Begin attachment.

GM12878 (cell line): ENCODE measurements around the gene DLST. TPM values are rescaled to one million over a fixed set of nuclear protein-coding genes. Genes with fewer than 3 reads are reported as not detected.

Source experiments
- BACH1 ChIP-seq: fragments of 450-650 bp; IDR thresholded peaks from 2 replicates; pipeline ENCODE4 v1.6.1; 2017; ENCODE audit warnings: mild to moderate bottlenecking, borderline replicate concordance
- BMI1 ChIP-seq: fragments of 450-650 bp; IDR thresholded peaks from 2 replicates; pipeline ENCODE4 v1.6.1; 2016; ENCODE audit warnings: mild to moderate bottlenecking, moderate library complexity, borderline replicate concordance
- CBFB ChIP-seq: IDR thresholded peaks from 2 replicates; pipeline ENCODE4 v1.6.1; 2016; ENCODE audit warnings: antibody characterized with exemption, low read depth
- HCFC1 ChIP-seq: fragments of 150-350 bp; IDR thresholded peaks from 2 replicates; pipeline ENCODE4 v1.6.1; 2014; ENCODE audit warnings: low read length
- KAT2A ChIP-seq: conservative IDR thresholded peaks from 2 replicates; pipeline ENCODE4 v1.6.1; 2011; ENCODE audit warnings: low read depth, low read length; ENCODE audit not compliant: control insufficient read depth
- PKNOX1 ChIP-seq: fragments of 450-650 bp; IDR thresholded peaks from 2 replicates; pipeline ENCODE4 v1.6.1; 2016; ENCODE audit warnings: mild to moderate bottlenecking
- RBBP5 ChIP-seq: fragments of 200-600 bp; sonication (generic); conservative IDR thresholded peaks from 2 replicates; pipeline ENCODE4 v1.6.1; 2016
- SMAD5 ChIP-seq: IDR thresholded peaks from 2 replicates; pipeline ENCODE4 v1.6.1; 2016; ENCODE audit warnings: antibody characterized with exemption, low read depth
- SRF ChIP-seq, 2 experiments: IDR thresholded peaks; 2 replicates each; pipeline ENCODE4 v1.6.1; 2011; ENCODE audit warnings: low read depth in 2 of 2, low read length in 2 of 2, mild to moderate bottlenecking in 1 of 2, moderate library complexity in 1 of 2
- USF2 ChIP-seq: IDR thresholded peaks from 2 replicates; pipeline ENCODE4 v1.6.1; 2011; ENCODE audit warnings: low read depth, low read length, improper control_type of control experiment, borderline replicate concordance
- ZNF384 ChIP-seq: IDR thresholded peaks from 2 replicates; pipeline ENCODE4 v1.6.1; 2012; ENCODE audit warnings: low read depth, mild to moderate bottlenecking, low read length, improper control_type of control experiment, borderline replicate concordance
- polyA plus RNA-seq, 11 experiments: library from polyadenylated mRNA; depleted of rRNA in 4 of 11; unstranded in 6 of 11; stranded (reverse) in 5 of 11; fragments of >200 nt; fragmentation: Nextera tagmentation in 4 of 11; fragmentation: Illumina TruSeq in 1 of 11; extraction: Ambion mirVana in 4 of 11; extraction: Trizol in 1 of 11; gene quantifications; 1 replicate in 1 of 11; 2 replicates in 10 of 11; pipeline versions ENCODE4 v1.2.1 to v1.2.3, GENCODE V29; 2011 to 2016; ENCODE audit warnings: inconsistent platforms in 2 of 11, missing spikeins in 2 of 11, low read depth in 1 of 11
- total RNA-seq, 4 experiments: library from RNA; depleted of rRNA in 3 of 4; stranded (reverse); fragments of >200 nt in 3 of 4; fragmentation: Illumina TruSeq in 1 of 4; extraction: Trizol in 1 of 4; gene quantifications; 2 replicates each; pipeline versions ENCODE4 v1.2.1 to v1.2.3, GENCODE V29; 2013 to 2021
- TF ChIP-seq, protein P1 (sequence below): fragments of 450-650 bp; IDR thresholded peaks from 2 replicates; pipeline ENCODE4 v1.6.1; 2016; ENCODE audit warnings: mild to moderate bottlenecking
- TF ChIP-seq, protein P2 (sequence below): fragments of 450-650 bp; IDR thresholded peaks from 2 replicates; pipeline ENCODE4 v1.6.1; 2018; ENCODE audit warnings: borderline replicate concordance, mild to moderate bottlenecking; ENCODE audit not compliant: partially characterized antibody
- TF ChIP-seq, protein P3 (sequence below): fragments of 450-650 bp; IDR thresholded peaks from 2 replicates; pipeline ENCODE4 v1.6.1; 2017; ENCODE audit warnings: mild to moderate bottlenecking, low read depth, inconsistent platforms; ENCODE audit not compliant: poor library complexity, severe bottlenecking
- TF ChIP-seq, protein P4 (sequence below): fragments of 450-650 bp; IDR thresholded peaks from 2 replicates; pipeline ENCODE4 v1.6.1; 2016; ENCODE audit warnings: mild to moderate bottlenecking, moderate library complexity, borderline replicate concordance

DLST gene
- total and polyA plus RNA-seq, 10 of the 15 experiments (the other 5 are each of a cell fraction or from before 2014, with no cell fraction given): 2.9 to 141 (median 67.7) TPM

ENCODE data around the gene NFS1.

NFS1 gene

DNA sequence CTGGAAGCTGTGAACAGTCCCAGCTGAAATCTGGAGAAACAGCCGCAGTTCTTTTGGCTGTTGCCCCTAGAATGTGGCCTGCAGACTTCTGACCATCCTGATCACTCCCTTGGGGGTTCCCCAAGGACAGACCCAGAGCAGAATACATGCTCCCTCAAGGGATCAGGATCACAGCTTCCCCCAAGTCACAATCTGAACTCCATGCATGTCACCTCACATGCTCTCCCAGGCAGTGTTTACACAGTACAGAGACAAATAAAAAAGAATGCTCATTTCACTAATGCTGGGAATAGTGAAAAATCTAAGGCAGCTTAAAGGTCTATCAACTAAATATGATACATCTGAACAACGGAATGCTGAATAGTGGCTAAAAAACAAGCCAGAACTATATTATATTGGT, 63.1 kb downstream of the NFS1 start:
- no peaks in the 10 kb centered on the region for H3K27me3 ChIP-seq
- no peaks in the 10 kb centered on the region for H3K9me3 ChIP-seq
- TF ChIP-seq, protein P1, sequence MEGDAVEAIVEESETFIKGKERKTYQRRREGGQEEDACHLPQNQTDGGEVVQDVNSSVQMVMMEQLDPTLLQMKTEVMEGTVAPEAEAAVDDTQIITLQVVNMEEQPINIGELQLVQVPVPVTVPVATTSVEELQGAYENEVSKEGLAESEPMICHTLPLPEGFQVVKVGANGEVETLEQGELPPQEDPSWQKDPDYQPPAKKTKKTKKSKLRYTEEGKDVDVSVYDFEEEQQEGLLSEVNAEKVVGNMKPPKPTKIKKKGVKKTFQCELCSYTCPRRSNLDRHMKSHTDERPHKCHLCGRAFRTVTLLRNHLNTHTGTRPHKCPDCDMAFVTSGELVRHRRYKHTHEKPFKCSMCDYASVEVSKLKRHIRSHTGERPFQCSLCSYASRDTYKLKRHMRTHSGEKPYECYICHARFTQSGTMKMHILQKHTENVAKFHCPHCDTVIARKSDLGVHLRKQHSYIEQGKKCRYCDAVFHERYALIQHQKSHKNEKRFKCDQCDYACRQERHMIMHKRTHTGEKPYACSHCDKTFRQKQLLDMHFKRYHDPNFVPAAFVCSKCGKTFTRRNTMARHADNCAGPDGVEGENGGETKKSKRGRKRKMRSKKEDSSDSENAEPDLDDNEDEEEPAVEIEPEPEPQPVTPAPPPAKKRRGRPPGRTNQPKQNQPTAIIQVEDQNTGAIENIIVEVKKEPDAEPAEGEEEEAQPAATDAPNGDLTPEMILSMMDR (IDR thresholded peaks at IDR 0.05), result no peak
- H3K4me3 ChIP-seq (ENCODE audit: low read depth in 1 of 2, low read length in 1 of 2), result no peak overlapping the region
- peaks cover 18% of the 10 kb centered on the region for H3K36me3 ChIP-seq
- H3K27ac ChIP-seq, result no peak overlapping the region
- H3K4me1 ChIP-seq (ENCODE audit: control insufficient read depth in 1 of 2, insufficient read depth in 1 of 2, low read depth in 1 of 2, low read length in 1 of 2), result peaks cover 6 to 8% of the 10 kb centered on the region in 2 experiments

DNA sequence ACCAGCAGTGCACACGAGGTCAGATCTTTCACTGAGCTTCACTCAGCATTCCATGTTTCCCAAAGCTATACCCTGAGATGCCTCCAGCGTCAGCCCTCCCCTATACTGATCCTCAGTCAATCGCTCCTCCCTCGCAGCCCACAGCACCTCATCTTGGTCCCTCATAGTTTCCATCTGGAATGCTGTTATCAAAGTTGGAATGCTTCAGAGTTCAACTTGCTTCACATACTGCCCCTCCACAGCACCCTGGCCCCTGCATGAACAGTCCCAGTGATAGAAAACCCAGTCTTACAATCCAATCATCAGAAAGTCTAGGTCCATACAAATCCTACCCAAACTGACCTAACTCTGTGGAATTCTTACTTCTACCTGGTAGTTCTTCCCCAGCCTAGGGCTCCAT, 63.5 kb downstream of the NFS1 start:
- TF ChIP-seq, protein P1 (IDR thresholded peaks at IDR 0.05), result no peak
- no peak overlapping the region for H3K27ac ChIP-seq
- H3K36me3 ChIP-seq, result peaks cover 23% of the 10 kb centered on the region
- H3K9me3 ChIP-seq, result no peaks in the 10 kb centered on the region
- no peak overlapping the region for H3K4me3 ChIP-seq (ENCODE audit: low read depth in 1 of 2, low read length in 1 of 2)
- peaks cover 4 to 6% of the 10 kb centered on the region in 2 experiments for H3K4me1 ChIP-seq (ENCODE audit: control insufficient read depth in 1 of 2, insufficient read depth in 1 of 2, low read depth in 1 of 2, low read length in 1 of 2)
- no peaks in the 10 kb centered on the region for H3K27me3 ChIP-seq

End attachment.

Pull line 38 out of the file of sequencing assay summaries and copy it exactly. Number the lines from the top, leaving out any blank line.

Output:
- peaks cover 4 to 6% of the 10 kb centered on the region in 2 experiments for H3K4me1 ChIP-seq (ENCODE audit: control insufficient read depth in 1 of 2, insufficient read depth in 1 of 2, low read depth in 1 of 2, low read length in 1 of 2)